What is the herb Caper
Capers are part of the Mediterranean diet along with olives, grapes, almond, pistachio, sun-dried tomatoes, basil and garlic.
At Jekka’s we grow Capparis spinosa var. inermis, commonly called the Spineless caper. This caper is half hardy semi deciduous, evergreen shrub with masses of edible green buds followed by solitary pinkish white four petalled flowers with long pink/purple stamen from early summer until autumn.
Capparis spinosa var. inermis
Background, meaning, mythology
Capers have been a part of the food since ancient times. In Biblical times, the caper berry was apparently supposed to have aphrodisiac properties; the Hebrew word aviyyonah for caperberry is closely linked to the Hebrew root avah, meaning "desire". The caper was also supposedly used as a carminative in ancient Greece and as a spice by the Romans.
How to grow Caper plants
For best results from seed use fresh caper seeds. Sow them straight from a ripe pod, into prepared seed tray and then place in a heated propagator at 18C. However, be warned, germination is erratic. Alternatively, Jekka has found that the most consistent method is to raise plants from cuttings taken from the new growth in spring.
A simple rule of thumb is that the caper bush can be planted where the olive tree grows. It will thrive when planted in lean, well-drained soil in a hot, sunny location with little or no water. In both the spring and autumn, Jekka recommends adding a good fertiliser and organic material mixed into the soil. Capers are ideal as a pot plant for those living in a damp cold climate.
Jekka’s top tips are to reshape in the autumn, protect the plant in winter, when you should also keep watering to the absolute minimum, and to repot in the spring using a loam potting compost mixed in equal parts with horticultural grit, or standard perlite.
Capparis spinosa var. inermis pod and seeds
How to harvesting and use Capers
Caper flower buds are bright green and tightly closed, the smallest have the best flavour. The flower buds are picked from early summer until early autumn while the bud is still tight. When eaten fresh, they do not taste particularly good, the flavour comes only after they have been pickled.
Caper berry flavour is best once they have been pickled or preserved in brine. You should harvest the berries and seed pods, when they are still firm to the touch in early autumn.
Caper leaves have a lighter salt and acidity flavour compared to berries and flower buds. If you think that capers overpower a dish or are simply in the mood for something more delicate, leaves are a really elegant option.
Caper leaves can be used in used in salads, such as Jekka’s roasted peppers with capers and caper leaves salad below.
Capparis spinosa var. inermis
Roasted peppers with capers and caper leaves salad
- 3-4 large red and orange bell peppers
- 2 garlic cloves, thinly sliced
- Zest of 1 lemon cut off in strips
- Fine sea salt
- Extra virgin olive oil, approximately 1/2 cup, but I don’t actually measure it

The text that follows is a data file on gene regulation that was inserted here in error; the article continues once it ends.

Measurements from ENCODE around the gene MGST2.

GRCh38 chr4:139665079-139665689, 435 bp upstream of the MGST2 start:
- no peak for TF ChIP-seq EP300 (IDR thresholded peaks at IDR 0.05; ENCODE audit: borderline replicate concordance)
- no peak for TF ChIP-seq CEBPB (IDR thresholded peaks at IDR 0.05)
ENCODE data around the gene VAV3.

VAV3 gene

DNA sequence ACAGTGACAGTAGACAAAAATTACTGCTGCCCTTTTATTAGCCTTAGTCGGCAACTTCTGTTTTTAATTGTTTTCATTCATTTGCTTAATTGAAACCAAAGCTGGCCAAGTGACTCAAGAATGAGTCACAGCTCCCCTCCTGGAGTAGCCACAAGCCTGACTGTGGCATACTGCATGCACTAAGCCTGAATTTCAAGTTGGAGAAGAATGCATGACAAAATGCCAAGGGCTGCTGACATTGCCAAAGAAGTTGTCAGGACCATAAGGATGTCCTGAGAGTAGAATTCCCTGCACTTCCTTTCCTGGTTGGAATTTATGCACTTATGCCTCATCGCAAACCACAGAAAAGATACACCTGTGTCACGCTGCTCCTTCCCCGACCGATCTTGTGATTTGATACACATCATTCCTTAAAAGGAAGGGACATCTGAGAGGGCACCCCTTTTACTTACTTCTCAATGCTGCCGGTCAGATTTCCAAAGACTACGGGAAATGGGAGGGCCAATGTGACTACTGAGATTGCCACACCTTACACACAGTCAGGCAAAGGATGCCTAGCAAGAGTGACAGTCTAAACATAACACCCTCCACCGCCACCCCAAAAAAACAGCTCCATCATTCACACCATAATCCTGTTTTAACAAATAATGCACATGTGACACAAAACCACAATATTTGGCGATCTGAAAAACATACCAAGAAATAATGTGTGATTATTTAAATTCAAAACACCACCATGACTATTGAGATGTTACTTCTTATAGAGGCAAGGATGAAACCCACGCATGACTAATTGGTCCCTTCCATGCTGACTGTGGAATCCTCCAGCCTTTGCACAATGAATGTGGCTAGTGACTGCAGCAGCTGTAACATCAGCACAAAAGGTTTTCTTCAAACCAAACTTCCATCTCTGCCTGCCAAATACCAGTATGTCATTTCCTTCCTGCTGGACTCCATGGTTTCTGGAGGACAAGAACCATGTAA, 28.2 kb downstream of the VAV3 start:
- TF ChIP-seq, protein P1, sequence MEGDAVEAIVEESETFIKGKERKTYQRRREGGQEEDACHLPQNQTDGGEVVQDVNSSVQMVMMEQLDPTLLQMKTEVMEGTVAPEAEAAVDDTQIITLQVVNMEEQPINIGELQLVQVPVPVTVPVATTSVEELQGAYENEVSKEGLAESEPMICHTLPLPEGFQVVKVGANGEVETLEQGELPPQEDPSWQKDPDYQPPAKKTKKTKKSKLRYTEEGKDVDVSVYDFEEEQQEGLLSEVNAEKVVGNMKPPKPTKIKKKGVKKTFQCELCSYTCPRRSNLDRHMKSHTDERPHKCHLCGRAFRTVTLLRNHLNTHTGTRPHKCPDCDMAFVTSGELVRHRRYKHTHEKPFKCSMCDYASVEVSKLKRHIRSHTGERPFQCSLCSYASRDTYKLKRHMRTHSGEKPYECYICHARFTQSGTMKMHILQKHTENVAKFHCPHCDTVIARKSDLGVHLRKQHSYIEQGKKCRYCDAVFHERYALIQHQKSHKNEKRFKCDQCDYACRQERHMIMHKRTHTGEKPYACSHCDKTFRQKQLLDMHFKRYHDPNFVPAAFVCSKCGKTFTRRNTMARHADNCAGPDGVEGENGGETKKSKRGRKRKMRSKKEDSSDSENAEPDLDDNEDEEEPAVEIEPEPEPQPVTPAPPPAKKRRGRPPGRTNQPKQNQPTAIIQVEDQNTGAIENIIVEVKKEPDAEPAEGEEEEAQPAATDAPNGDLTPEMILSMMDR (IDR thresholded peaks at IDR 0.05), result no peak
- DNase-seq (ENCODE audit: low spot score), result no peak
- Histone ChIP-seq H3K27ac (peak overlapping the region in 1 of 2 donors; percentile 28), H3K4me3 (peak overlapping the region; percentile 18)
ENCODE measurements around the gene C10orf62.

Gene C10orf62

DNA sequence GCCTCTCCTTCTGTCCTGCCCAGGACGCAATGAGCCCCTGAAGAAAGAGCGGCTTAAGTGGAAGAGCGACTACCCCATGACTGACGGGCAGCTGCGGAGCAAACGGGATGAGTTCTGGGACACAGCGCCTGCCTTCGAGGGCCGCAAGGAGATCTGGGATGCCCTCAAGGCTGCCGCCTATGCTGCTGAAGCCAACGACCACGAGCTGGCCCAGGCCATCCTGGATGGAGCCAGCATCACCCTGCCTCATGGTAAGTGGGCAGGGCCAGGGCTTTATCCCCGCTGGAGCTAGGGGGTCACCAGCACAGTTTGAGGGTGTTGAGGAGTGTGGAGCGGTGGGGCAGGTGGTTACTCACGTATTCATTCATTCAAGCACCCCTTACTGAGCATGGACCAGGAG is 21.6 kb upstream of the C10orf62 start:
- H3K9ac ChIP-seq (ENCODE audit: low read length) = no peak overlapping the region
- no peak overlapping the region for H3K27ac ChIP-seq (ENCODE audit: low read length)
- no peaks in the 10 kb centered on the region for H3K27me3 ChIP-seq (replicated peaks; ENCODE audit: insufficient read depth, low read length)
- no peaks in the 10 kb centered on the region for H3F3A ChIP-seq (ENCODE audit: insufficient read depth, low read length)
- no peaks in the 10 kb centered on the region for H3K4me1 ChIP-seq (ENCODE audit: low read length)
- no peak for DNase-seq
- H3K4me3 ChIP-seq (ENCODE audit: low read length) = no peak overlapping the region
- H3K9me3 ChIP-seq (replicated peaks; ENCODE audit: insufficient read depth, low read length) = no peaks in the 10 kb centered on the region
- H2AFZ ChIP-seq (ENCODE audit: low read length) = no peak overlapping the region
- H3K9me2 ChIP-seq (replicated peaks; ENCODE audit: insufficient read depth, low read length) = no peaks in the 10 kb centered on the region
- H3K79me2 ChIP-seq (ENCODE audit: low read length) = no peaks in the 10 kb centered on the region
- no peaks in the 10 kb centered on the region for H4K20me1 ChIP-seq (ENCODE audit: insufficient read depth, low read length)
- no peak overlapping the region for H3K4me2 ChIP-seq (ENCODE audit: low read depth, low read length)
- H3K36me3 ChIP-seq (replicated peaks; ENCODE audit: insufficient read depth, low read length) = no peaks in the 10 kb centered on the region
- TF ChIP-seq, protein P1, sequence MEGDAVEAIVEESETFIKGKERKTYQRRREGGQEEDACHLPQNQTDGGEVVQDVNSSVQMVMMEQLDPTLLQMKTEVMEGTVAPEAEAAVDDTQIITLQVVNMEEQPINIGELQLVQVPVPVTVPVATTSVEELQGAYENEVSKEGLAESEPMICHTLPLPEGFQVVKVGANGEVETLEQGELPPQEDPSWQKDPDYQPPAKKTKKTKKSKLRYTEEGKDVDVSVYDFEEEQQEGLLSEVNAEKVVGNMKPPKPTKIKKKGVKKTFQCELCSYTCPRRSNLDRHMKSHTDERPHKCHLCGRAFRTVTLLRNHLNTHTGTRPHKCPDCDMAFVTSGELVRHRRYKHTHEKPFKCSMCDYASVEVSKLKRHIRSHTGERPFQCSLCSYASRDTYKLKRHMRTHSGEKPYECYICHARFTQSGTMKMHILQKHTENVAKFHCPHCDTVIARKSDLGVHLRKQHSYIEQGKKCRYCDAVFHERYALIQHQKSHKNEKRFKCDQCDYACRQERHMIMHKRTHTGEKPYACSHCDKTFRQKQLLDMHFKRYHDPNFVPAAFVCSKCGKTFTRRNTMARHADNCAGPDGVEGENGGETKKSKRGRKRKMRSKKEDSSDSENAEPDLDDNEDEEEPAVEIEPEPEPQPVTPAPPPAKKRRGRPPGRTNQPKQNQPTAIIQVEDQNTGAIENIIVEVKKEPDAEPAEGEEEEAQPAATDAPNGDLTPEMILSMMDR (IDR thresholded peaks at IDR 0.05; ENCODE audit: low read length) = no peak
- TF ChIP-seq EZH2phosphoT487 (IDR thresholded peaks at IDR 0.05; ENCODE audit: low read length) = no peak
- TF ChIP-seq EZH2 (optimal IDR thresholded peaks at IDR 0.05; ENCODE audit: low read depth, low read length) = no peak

- Black Pepper
- Caper leaves
- Scorch and char the peppers either over a gas hob, with a blow torch or in an oven under the grill.
- Immediately enclose either in foil or a bowl. Cover and let sit until cooled to room temperature.
- Peel the peppers and remove all seeds and ribs. Do not rinse them under water. This removes too much of the flavour.
- Place the peppers on a platter and add the garlic slices, lemon zest, and a light sprinkle of salt. Pour a generous amount of olive oil over the peppers and let them sit for a while; ideally an hour.
- Add a few grinds of pepper, strew on the capers and the caper leaves.
Want to know more?
You can find more about herbs in Jekka’s blog, our past newsletters and videos as well as Jekka's book 'A Pocketful of Herbs' or Jekka's Complete Herb Book, browsing Jekkapedia and exploring our herb based recipes.
Jekka's Herbs of the month blogs: Bay (January), Rosemary (February), Salad Burnet (March), French Tarragon (April), Angelica (May), Alliums (June), Lavender (July), Basil (August), Mint (September), Szechuan Pepper (October), Thyme (November) and Curry Tree (December).
Alternatively, come and visit the herb farm in South Gloucestershire at one of our Open Days, Master Classes or Herb Experiences (see our events calendar).
For advice on growing and maintaining herbs, check out Jekka's How to Grow Herbs videos and ‘Jekka’s Seasonal Tips’ blog series, which includes what to do in your herb garden in early spring, late spring, summer and autumn & winter. Together they form the basis of Jekka’s guide on how to grow herbs. Alternatively, buy Jekka’s Herb Calendar.
Herb plants are available and you can organise a collection from our herb farm in South Gloucestershire or at one of our Open Days or Herb Experiences (see our events calendar). Please see our 'Looking Good List' for availability and use our webform or email your list directly to us (firstname.lastname@example.org). We no longer offer a general mail order service for our plants but we do offer a limited selection of Jekka's Culinary Herb Boxes.